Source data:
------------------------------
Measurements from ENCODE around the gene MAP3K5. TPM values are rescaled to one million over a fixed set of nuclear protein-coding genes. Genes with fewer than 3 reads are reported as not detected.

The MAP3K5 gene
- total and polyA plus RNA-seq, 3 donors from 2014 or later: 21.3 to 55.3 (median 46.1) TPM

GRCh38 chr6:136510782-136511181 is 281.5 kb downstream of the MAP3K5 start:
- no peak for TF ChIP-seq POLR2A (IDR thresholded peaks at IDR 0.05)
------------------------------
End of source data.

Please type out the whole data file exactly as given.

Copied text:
Measurements from ENCODE around the gene MAP3K5. TPM values are rescaled to one million over a fixed set of nuclear protein-coding genes. Genes with fewer than 3 reads are reported as not detected.

The MAP3K5 gene
- total and polyA plus RNA-seq, 3 donors from 2014 or later: 21.3 to 55.3 (median 46.1) TPM

GRCh38 chr6:136510782-136511181 is 281.5 kb downstream of the MAP3K5 start:
- no peak for TF ChIP-seq POLR2A (IDR thresholded peaks at IDR 0.05)